The C.A.M. Report
Complementary and Alternative Medicine: Fair, Balanced, and to the Point
  • About this web log

    This blog ran from 2006 to 2016 and was intended as an objective and dispassionate source of information on the latest CAM research. Since my background is in pharmacy and allopathic medicine, I view all CAM as advancing through the development pipeline to eventually become integrated into mainstream medical practice. Some will succeed while others fail. But all are treated fairly here.

  • About the author

    John Russo, Jr., PharmD, is president of The MedCom Resource, Inc. Previously, he was senior vice president of medical communications at, a complementary and alternative medicine website.

  • Common sense considerations

    The material on this weblog is for informational purposes. It is not medical advice or counsel. Be smart, consult your health professional before using CAM.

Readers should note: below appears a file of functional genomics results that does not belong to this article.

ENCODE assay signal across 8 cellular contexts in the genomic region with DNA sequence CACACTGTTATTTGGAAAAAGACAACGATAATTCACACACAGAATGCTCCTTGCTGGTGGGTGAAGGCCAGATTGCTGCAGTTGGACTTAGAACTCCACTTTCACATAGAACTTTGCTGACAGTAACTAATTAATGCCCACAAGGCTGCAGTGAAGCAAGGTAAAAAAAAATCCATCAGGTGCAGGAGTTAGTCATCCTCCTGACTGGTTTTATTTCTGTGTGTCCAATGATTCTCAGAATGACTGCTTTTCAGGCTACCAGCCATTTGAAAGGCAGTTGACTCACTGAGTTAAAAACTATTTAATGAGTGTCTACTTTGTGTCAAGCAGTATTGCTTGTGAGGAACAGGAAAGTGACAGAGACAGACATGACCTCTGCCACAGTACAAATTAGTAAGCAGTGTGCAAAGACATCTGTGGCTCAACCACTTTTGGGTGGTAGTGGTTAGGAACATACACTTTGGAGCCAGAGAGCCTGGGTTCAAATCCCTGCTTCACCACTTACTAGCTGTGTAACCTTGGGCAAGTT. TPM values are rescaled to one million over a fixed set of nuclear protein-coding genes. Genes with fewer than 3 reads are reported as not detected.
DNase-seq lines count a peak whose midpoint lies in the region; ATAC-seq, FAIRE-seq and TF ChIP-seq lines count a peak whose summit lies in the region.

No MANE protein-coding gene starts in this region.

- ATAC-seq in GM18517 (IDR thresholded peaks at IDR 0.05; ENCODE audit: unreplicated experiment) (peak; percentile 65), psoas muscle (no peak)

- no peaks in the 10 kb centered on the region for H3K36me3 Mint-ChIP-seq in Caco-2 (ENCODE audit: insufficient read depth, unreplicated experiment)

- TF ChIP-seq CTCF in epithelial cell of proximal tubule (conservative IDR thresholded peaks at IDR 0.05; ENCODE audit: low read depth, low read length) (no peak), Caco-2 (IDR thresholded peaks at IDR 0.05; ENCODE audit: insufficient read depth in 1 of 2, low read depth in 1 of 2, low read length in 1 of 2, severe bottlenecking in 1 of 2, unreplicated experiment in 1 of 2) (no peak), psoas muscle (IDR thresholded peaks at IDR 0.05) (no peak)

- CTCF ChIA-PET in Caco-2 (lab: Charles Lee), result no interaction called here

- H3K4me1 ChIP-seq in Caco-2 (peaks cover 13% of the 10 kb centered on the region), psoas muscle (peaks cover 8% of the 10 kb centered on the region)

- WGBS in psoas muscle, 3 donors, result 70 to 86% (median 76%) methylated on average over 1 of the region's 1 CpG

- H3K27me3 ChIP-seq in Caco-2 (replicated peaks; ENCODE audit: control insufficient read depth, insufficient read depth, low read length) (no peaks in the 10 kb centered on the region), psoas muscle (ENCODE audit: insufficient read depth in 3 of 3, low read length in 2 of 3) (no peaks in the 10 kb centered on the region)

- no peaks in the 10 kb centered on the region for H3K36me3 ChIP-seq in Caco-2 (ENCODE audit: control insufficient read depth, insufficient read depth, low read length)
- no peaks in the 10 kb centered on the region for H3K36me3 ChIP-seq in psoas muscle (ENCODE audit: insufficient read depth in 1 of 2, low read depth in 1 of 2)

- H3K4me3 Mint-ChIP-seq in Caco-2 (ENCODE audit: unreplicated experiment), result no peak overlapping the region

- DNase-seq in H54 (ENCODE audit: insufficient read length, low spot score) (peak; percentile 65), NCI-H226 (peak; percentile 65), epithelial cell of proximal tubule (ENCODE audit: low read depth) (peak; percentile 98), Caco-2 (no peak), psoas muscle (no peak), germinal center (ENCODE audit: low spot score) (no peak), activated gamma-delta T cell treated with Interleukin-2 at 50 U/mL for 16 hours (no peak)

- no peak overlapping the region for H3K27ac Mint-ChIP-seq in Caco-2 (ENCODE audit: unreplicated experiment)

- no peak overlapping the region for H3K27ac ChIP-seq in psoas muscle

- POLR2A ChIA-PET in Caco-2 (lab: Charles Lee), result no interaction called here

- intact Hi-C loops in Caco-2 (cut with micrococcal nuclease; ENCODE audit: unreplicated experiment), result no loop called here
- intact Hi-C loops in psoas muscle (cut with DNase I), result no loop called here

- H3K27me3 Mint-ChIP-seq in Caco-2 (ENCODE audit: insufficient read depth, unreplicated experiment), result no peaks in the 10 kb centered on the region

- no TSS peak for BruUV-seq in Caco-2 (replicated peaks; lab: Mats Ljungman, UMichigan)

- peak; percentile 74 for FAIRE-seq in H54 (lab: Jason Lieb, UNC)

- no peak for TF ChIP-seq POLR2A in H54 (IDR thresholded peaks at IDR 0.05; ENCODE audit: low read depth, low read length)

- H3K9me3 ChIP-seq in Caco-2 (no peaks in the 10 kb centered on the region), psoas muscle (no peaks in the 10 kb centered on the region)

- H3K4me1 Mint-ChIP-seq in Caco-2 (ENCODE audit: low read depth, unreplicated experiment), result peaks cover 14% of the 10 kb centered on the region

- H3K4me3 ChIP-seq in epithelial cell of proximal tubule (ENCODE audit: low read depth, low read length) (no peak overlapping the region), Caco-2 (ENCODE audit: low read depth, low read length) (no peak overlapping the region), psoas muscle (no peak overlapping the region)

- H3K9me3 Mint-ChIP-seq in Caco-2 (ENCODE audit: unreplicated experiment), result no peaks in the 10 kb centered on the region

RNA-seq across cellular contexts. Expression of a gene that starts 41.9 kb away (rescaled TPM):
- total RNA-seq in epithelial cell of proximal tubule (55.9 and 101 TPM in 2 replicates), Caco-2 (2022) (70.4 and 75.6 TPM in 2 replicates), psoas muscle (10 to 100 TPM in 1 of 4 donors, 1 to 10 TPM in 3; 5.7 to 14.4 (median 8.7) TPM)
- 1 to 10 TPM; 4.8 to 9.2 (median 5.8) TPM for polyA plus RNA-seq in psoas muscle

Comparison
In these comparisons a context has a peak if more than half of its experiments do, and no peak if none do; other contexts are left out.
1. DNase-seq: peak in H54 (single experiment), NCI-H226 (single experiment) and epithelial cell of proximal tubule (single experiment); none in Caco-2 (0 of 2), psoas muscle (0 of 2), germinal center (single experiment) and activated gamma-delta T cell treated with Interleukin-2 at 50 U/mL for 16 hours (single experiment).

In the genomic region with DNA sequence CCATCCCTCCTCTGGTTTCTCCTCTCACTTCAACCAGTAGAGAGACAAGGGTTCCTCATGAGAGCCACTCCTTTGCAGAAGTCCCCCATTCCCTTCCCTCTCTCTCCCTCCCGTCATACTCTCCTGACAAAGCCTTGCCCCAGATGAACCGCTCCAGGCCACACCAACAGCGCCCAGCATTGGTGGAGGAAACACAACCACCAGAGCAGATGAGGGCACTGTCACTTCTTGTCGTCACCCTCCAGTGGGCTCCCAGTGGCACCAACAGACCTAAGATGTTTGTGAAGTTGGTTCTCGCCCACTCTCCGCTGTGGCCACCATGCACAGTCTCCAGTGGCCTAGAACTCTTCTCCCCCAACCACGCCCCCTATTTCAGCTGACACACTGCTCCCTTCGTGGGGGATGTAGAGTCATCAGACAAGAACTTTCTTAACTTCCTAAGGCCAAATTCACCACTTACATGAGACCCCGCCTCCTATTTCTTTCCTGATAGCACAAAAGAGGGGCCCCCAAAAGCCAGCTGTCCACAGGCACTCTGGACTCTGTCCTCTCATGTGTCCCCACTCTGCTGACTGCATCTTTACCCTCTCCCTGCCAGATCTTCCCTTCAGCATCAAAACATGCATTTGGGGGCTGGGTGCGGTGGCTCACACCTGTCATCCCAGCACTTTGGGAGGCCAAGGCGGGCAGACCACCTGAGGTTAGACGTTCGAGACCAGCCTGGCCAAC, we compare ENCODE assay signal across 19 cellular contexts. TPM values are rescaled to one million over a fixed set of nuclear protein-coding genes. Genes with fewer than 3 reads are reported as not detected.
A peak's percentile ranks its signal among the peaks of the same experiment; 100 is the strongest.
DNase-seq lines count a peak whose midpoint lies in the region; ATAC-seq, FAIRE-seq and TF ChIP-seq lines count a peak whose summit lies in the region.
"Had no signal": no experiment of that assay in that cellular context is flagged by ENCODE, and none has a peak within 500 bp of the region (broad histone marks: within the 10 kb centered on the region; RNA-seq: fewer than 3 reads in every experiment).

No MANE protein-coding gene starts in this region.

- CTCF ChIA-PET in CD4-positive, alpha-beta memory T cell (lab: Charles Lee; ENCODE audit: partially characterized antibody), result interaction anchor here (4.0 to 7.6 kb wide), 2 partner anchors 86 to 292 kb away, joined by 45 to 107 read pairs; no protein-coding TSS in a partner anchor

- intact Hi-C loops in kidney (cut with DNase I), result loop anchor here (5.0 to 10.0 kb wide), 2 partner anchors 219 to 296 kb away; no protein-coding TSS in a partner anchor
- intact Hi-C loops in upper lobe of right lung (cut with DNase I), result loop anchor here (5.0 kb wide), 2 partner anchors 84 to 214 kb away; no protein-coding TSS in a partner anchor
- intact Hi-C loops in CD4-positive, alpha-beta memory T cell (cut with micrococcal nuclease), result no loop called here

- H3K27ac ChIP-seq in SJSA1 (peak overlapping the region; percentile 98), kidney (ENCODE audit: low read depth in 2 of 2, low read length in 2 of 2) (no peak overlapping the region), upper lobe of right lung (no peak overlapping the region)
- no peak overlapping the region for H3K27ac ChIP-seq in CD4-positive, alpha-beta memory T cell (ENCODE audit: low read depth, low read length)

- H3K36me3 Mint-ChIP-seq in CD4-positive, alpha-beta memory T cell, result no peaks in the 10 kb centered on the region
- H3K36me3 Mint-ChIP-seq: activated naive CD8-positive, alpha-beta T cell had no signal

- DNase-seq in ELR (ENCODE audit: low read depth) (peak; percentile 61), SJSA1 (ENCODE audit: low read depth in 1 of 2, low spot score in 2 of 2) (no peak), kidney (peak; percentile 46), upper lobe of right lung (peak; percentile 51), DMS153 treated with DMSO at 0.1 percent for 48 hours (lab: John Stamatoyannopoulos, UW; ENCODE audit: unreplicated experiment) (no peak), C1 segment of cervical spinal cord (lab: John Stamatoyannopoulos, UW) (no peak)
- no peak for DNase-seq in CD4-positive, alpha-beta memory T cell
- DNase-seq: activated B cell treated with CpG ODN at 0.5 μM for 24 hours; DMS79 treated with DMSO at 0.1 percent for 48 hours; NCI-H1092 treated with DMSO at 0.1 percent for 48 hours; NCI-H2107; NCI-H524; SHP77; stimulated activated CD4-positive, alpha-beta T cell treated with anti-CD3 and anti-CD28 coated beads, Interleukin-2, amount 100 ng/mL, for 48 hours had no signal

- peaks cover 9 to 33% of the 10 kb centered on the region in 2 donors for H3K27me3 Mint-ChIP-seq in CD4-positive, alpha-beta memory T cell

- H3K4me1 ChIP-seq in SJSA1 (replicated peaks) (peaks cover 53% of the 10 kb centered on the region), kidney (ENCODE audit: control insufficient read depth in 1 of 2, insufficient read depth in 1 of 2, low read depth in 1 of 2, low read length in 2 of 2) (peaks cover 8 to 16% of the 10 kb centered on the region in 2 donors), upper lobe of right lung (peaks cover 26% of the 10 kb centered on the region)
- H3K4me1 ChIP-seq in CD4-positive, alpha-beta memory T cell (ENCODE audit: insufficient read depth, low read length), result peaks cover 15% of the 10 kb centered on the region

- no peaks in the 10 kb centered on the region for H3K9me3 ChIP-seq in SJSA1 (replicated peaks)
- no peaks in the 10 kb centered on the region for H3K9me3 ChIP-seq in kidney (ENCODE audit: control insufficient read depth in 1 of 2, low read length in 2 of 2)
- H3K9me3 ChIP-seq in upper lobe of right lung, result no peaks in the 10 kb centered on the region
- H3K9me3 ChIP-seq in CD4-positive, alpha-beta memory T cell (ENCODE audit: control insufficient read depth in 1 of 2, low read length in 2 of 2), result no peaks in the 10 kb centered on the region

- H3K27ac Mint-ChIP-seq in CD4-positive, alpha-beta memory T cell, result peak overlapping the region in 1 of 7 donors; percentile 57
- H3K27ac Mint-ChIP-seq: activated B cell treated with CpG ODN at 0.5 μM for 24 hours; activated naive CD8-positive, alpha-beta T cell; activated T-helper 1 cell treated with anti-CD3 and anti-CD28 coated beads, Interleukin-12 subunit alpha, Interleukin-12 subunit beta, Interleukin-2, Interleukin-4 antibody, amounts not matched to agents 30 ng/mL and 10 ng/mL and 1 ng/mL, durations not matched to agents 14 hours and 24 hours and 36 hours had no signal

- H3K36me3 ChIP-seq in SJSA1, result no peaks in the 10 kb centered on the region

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  • Recent Comments

    Folate and the risk of Alzheimer’s disease

    The journal Archives of Neurology just published a observational survey where it appears that “individuals who take in higher levels of the nutrient folate through both diet and supplements may have a reduced risk of developing Alzheimer’s disease.”

    Before you take off for the Vitamin Shoppe, read on.
    This was a large survey (965 individuals without dementia) of mostly women (70%) with an average age of 76 years who were followed for 6 years to see who developed Alzheimer’s disease. Most were Hispanic (45%), while the rest were Black (33%) or Caucasian (22%).

    After adjusting for a range of variables it was found that higher folate intake was modestly correlated with lower homocysteine levels — “indirectly suggesting,” according to the researchers, “that a lower homocysteine level is a potential mechanism for the association between higher folate intake and a lower Alzheimer’s disease risk.”

    The bottom line?

    The researchers concluded that definitive recommendations about folate and Alzheimer’s disease cannot yet be made. These results are in contrast to some other research.

    Until more is learned, “The decision to increase folate intake to prevent Alzheimer’s disease should await clinical trials.”

    1/8/07 21:42 JR

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